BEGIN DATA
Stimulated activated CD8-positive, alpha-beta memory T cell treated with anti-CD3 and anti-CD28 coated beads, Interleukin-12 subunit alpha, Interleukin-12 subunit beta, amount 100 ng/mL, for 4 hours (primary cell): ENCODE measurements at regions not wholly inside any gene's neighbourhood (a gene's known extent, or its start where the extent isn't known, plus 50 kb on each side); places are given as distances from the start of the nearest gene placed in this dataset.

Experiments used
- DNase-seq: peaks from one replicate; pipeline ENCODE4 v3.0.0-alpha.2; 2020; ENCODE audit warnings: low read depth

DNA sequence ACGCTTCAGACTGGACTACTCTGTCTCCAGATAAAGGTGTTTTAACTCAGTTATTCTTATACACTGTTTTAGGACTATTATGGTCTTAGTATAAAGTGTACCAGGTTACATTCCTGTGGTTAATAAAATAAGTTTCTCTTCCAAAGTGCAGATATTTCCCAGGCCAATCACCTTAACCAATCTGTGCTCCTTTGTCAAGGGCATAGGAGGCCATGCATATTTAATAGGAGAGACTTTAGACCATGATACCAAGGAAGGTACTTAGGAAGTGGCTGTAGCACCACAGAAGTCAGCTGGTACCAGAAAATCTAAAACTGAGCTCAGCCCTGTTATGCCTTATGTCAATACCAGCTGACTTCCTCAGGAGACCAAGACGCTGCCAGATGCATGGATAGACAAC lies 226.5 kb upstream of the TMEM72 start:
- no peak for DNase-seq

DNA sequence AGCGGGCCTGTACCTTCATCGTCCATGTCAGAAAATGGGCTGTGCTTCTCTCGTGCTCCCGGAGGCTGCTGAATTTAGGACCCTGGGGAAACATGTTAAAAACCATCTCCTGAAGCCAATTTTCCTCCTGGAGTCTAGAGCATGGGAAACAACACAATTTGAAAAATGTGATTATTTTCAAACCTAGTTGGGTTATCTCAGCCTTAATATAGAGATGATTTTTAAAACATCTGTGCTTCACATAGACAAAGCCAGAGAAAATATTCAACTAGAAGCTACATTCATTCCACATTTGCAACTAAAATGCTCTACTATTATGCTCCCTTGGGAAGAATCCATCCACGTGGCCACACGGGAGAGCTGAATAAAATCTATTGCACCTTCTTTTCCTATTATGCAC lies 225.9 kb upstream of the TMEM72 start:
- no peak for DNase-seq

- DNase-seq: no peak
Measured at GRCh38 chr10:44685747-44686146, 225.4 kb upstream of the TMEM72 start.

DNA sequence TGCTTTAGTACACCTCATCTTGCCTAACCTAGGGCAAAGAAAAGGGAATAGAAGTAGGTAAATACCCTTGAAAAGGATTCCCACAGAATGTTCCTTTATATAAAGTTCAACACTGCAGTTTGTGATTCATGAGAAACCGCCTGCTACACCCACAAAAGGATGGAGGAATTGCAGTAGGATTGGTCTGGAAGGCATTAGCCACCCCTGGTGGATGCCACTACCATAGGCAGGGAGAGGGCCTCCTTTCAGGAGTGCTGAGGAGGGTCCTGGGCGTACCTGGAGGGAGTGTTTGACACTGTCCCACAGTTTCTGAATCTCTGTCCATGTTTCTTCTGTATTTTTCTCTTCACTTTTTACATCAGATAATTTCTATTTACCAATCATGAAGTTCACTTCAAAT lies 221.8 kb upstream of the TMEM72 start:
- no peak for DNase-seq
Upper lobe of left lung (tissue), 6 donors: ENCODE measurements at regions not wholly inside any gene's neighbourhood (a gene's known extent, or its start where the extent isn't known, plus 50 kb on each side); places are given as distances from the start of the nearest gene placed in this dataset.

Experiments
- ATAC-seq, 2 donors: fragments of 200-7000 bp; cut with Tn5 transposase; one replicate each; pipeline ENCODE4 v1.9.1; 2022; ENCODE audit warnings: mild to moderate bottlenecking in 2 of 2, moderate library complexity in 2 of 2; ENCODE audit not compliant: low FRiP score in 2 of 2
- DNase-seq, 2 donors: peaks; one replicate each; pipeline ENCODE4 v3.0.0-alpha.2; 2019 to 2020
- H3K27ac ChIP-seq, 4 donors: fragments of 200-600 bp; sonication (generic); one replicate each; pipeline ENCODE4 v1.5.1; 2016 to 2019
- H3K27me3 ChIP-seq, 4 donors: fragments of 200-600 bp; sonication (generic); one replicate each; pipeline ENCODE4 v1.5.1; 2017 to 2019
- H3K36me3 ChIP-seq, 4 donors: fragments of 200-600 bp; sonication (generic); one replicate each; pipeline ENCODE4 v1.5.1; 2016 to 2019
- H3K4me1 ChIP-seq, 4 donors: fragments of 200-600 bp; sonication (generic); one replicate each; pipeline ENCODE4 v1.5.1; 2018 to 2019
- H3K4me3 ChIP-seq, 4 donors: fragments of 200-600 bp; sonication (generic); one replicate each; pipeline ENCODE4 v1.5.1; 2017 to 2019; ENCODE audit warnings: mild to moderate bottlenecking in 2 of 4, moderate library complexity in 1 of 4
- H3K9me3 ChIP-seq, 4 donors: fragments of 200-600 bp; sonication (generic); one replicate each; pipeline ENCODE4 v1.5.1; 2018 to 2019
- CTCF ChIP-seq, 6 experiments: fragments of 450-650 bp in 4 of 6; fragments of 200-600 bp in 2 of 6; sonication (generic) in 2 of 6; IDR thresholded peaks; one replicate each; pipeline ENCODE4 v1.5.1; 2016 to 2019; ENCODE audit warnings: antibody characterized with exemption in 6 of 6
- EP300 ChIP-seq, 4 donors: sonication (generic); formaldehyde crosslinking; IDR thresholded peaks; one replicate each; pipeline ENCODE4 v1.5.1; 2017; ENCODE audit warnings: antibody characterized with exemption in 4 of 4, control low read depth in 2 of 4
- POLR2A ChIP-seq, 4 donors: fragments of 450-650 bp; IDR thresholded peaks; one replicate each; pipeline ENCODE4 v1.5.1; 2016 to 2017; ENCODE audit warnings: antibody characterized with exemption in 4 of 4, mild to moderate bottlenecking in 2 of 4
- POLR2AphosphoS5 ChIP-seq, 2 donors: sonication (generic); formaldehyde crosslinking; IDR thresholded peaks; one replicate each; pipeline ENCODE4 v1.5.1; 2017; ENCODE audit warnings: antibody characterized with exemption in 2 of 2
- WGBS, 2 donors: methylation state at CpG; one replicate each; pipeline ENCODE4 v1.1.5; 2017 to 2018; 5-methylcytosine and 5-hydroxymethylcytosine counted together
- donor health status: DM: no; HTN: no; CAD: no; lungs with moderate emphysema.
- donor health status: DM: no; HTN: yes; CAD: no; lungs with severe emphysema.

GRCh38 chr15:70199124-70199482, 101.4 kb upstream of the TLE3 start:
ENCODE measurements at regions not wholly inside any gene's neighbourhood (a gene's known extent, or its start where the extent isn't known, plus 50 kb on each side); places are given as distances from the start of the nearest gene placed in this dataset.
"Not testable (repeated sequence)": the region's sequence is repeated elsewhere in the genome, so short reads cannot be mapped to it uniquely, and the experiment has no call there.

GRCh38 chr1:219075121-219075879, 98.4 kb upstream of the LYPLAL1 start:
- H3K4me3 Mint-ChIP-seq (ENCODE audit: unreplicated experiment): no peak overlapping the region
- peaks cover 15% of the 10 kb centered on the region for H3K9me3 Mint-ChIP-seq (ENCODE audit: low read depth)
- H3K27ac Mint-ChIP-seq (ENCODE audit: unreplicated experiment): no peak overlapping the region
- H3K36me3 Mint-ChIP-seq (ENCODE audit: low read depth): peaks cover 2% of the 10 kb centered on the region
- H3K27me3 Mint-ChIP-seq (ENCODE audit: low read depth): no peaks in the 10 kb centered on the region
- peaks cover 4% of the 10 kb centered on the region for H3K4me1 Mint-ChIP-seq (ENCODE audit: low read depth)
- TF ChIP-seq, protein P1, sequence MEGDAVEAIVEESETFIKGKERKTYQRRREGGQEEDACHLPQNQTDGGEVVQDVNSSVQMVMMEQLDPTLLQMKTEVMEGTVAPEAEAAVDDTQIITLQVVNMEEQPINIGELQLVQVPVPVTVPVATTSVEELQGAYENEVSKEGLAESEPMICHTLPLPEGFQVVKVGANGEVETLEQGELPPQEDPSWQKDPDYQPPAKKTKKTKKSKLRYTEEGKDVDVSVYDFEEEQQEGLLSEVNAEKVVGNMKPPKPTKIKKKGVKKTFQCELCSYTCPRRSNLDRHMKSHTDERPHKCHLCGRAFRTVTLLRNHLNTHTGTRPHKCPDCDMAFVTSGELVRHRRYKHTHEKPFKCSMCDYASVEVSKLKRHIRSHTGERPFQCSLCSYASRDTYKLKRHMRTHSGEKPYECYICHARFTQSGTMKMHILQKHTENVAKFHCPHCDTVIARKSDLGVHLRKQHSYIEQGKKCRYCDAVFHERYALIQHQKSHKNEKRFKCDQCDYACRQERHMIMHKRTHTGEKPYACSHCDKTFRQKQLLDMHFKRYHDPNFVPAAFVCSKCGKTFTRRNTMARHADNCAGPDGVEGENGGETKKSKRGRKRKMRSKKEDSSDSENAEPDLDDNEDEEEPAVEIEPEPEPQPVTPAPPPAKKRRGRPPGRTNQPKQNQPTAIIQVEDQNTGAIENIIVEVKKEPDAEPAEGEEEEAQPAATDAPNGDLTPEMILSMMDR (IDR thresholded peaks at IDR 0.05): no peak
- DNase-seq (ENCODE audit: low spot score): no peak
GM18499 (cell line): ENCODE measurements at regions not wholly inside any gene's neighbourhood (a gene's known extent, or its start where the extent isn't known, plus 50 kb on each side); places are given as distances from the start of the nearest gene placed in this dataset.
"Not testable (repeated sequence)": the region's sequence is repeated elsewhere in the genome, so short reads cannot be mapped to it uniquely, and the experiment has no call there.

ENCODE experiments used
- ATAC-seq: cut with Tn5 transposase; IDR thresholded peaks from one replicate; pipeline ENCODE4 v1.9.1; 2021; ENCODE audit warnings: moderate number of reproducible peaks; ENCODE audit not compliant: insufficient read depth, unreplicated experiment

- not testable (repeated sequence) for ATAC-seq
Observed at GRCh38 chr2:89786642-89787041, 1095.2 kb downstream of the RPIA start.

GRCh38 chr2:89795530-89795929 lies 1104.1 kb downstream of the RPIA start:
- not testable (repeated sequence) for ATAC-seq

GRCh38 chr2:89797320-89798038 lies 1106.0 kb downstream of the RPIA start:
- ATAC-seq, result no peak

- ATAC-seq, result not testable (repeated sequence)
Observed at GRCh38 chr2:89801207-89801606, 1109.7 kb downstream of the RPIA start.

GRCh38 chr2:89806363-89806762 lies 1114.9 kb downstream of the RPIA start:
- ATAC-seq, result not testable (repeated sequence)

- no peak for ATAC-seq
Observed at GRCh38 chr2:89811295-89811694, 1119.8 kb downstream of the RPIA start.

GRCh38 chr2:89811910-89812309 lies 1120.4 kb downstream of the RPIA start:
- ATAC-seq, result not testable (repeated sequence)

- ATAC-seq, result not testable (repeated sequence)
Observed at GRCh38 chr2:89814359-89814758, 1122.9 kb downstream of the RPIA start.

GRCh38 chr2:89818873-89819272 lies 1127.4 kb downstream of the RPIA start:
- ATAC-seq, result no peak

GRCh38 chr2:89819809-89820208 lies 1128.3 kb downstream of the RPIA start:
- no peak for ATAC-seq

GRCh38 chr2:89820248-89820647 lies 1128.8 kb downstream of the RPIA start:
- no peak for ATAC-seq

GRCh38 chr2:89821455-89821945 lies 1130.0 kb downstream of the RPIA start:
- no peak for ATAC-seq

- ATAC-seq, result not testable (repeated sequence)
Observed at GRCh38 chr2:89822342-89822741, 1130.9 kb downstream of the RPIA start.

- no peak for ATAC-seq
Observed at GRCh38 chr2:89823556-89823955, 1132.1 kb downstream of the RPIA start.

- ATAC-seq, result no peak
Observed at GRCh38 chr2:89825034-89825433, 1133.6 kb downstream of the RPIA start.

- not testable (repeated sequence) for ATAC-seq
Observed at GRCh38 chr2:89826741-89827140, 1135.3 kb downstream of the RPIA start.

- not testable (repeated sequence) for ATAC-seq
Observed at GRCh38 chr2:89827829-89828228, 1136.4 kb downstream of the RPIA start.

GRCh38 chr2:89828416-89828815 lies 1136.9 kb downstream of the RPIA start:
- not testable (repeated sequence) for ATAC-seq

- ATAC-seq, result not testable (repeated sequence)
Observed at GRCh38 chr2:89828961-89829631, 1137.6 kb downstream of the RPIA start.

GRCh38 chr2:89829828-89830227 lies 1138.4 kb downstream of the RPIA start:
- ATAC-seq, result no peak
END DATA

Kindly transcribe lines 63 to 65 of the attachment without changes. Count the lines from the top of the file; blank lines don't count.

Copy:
GRCh38 chr2:89819809-89820208 lies 1128.3 kb downstream of the RPIA start:
- no peak for ATAC-seq

GRCh38 chr2:89820248-89820647 lies 1128.8 kb downstream of the RPIA start: